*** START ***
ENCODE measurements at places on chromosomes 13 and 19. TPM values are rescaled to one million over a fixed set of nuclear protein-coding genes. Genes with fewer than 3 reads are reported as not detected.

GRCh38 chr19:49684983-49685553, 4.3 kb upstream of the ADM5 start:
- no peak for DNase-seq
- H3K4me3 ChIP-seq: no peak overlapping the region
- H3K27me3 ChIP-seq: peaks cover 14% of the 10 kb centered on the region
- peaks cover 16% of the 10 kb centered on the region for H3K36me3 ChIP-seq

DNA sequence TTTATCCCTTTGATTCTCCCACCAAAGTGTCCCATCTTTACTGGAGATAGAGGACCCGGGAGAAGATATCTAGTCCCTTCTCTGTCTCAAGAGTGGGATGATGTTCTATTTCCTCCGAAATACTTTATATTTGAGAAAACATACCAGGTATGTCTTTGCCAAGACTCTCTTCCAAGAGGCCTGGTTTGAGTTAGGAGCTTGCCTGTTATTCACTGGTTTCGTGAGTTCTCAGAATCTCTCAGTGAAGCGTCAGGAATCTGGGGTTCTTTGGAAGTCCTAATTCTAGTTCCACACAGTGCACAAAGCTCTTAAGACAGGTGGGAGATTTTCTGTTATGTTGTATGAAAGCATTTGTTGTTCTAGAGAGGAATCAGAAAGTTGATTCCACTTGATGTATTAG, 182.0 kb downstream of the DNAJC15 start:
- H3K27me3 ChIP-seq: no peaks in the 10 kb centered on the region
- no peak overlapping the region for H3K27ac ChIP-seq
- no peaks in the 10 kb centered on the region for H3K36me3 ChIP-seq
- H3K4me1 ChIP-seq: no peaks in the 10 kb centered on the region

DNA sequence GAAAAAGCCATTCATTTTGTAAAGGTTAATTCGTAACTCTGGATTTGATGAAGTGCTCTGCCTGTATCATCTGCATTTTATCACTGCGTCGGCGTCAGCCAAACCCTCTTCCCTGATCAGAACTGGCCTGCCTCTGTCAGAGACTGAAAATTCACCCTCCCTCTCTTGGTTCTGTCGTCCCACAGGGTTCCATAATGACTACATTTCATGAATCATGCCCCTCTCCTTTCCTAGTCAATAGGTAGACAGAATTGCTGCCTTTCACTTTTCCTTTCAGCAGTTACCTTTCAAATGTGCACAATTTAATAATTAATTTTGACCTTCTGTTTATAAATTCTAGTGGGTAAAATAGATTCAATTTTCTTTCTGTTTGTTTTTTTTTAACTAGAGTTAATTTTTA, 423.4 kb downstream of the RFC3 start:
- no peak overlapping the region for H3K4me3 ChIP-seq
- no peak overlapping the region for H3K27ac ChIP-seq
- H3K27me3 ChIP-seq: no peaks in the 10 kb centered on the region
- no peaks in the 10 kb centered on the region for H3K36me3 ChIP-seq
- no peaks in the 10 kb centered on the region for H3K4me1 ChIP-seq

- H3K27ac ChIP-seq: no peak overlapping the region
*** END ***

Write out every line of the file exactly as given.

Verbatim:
ENCODE measurements at places on chromosomes 13 and 19. TPM values are rescaled to one million over a fixed set of nuclear protein-coding genes. Genes with fewer than 3 reads are reported as not detected.

GRCh38 chr19:49684983-49685553, 4.3 kb upstream of the ADM5 start:
- no peak for DNase-seq
- H3K4me3 ChIP-seq: no peak overlapping the region
- H3K27me3 ChIP-seq: peaks cover 14% of the 10 kb centered on the region
- peaks cover 16% of the 10 kb centered on the region for H3K36me3 ChIP-seq

DNA sequence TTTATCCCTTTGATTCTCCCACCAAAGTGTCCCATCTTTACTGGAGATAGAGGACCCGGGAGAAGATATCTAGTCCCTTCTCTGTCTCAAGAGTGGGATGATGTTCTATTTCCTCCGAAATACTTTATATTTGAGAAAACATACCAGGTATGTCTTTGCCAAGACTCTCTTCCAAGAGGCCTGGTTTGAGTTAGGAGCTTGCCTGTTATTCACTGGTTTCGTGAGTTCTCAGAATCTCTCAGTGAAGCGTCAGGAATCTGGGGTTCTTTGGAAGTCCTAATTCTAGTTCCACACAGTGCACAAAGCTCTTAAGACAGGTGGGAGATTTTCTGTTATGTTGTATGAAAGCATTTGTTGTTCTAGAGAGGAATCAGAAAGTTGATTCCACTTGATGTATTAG, 182.0 kb downstream of the DNAJC15 start:
- H3K27me3 ChIP-seq: no peaks in the 10 kb centered on the region
- no peak overlapping the region for H3K27ac ChIP-seq
- no peaks in the 10 kb centered on the region for H3K36me3 ChIP-seq
- H3K4me1 ChIP-seq: no peaks in the 10 kb centered on the region

DNA sequence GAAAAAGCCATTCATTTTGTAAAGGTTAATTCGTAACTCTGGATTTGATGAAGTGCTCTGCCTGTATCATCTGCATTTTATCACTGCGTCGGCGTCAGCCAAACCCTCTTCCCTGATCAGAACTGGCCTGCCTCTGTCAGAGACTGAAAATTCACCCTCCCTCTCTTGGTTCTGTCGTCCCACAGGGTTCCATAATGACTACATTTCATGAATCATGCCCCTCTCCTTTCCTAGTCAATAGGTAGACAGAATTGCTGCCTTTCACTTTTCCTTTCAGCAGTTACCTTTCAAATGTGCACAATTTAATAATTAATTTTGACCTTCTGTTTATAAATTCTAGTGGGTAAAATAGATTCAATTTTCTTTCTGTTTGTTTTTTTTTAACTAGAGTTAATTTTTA, 423.4 kb downstream of the RFC3 start:
- no peak overlapping the region for H3K4me3 ChIP-seq
- no peak overlapping the region for H3K27ac ChIP-seq
- H3K27me3 ChIP-seq: no peaks in the 10 kb centered on the region
- no peaks in the 10 kb centered on the region for H3K36me3 ChIP-seq
- no peaks in the 10 kb centered on the region for H3K4me1 ChIP-seq

- H3K27ac ChIP-seq: no peak overlapping the region